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Iraqi role players, who met 2nd ID commander Maj. Gen. John R. Wood at Camp Casey last week, said they now have a better grasp of soldiers' lives.

Iraqi role players, who met 2nd ID commander Maj. Gen. John R. Wood at Camp Casey last week, said they now have a better grasp of soldiers' lives. (Seth Robson / S&S)

Iraqi role players, who met 2nd ID commander Maj. Gen. John R. Wood at Camp Casey last week, said they now have a better grasp of soldiers' lives.

Iraqi role players, who met 2nd ID commander Maj. Gen. John R. Wood at Camp Casey last week, said they now have a better grasp of soldiers' lives. (Seth Robson / S&S)

Iraqi role players interact with Lt. Col. Joseph Southcott, commander of 1st Battalion, 9th Infantry Regiment at Camp Hovey during training.

Iraqi role players interact with Lt. Col. Joseph Southcott, commander of 1st Battalion, 9th Infantry Regiment at Camp Hovey during training. (Seth Robson / S&S)

Iraqi role players, who met 2nd ID commander Maj. Gen. John R. Wood at Camp Casey last week, said they have a better grasp of soldiers' lives.

Iraqi role players, who met 2nd ID commander Maj. Gen. John R. Wood at Camp Casey last week, said they have a better grasp of soldiers' lives. (Seth Robson / S&S)

CAMP CASEY, South Korea — Dozens of Iraqis have traveled to South Korea to help the 2nd Infantry Division prepare soldiers for deployment to their homeland.

The Iraqis spent three weeks in South Korea living and working with soldiers from 2nd ID’s Iraq-bound 2nd Brigade Combat Team, which received an official farewell ceremony Monday. The Iraqis worked as role-players during exercises and training scenarios and gave language and culture classes to the soldiers.

All are U.S. citizens employed by Titan, a San Diego company that provides information and communication products and services to the Defense Department and other government agencies. The company has a contract with the Army to provide linguistic support in Iraq.

Last week, while Korean monsoon rains bucketed down around them, five Iraqi role-players found themselves sitting in a tent at Camp Hovey pretending to be citizens in the small Iraqi town of Ramada.

The Iraqis, who Titan has requested not be identified by name for security reasons, were playing the roles of mayor, his wife, police chief, sheik and an Iraqi journalist.

The “journalist” said she’s a Kurdish student from the University of California, San Diego. She learned of the job with Titan from friends and came to South Korea during her summer break.

“I did it for a purpose. I did it so they [the soldiers] can help the Iraqi people. I’m glad they got rid of Saddam. A lot of people suffered including my family. That was one of the reasons why we moved to the U.S.,” she said.

The Iraqi role-players’ experience in South Korea also has given them a better understanding of U.S. soldiers’ lives, she said. The soldiers “are very humble,” she said.

Another Iraqi, who gave language classes to 150 soldiers in South Korea, said he made friends with many of the soldiers and had asked to go to Iraq with them as an interpreter.

“What we have done here is good for the American army. The only thing we didn’t enjoy was the MREs [meals ready to eat]. There was no Iraqi food,” he said.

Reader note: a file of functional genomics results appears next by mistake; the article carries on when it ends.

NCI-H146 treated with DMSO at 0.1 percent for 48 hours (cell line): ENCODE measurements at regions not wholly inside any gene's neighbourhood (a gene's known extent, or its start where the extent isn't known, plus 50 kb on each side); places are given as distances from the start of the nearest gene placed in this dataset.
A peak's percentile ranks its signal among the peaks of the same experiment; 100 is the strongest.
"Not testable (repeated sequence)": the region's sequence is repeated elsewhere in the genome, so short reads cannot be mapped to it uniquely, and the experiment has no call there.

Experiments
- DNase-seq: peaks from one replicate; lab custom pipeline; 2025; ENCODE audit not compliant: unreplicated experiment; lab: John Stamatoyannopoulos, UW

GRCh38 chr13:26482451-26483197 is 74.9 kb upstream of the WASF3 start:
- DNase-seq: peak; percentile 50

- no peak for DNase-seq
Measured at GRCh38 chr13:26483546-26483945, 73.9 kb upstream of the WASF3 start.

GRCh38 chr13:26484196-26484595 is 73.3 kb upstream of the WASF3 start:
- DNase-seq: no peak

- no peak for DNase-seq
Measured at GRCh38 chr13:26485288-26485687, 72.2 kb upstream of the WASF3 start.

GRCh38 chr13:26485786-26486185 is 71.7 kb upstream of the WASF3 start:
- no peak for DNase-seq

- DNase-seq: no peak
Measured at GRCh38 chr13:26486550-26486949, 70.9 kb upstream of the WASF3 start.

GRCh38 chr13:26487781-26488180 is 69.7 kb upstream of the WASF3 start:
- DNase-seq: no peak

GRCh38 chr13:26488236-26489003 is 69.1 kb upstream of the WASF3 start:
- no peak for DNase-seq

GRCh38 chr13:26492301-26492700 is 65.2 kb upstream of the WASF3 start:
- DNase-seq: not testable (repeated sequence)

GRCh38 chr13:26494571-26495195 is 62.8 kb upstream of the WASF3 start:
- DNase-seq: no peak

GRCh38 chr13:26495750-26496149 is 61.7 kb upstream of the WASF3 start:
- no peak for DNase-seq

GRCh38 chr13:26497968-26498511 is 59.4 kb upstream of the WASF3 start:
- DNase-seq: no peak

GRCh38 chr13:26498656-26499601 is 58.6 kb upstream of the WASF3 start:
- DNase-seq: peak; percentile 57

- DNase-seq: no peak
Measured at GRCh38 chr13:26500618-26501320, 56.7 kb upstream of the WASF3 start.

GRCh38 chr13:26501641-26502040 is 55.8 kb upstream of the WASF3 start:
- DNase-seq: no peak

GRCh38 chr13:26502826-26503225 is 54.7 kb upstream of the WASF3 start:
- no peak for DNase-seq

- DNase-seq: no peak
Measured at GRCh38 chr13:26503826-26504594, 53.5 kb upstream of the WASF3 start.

Many of the Iraqis took on multiple roles during the 2nd ID training.

“I was the chief of police, an interpreter, a blind man and an insurgent,” said one role-player, who said he attempted to make his characters as realistic as possible. “I tried to stress them [the soldiers] and see how they handled me,” said the man, who runs a cleaning business in the United States.

Another Iraqi, who played the imam, from a small simulated village at the Twin Bridges Training Area, said he enjoyed role-playing and believes he demonstrated talent enough to appear in a Hollywood movie.

However, the Iraqis said people sometimes got so caught up in their roles that tempers frayed and fights flared. The “Iraqi towns” built in South Korea were realistic. Iraqi role-players even worshiped in the mosques. The only things missing, they said, were cows, sheep, chickens, and dogs roaming the streets, they said.

The Iraqis also said they’ll take home plenty of amusing anecdotes about their time in South Korea, such as when one of them awoke everyone at 4 a.m. because he still was on U.S. time, or the night their tent filled with rain-water and soaked everyone’s sleeping bags.

Many role-players plan to go sightseeing to soak up some South Korean culture before leaving, they said.

At Camp Casey last week, 2nd ID commander Maj. Gen. John R. Wood told the Iraqis their contribution to the Combat Team’s training was invaluable.

The 2nd ID considered using South Koreans and Korean Augmentees to the U.S. Army translators to simulate the language barrier soldiers will face in Iraq. That would have been a mistake, Wood said.

“We didn’t understand the conditions” in Iraq. “I needed your understanding of the culture, the language, the emotions, the reality” of life there. “You added a critical ingredient to the training,” he told the Iraqi role players.

Most soldiers in the division learned some Arabic during the training; almost every one of them has a story to tell about interacting with the Iraqis, Wood said.

“You have stepped out of your civilian roles, your schools, your businesses and your lives to help us,” he told the Iraqis.

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Seth Robson is a Tokyo-based reporter who has been with Stars and Stripes since 2003. He has been stationed in Japan, South Korea and Germany, with frequent assignments to Iraq, Afghanistan, Haiti, Australia and the Philippines.
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